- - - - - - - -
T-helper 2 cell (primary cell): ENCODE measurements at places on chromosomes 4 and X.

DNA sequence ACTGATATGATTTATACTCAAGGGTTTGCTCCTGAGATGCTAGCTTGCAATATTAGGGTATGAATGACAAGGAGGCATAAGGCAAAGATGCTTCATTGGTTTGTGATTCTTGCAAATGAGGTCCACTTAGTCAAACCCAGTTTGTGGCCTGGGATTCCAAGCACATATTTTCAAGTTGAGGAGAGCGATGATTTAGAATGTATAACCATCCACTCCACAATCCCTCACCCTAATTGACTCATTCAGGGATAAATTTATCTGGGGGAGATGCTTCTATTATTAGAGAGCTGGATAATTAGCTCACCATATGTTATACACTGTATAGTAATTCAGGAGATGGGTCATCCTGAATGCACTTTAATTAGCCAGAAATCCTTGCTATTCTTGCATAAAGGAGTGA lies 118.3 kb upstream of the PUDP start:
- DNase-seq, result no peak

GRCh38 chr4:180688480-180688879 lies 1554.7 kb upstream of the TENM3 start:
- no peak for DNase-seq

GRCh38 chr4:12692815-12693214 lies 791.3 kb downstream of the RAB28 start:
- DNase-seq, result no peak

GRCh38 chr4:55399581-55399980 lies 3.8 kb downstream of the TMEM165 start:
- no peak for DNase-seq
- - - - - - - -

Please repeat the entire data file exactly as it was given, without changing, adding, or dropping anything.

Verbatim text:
T-helper 2 cell (primary cell): ENCODE measurements at places on chromosomes 4 and X.

DNA sequence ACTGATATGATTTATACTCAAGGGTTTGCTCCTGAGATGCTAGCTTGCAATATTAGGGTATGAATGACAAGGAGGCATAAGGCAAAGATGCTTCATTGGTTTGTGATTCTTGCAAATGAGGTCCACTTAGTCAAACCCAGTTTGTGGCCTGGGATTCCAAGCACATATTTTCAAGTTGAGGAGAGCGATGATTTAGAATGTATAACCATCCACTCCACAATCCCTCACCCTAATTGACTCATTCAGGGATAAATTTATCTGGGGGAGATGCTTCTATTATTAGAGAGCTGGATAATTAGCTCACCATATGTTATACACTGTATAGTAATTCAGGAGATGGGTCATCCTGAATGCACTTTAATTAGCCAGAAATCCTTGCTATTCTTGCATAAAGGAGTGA lies 118.3 kb upstream of the PUDP start:
- DNase-seq, result no peak

GRCh38 chr4:180688480-180688879 lies 1554.7 kb upstream of the TENM3 start:
- no peak for DNase-seq

GRCh38 chr4:12692815-12693214 lies 791.3 kb downstream of the RAB28 start:
- DNase-seq, result no peak

GRCh38 chr4:55399581-55399980 lies 3.8 kb downstream of the TMEM165 start:
- no peak for DNase-seq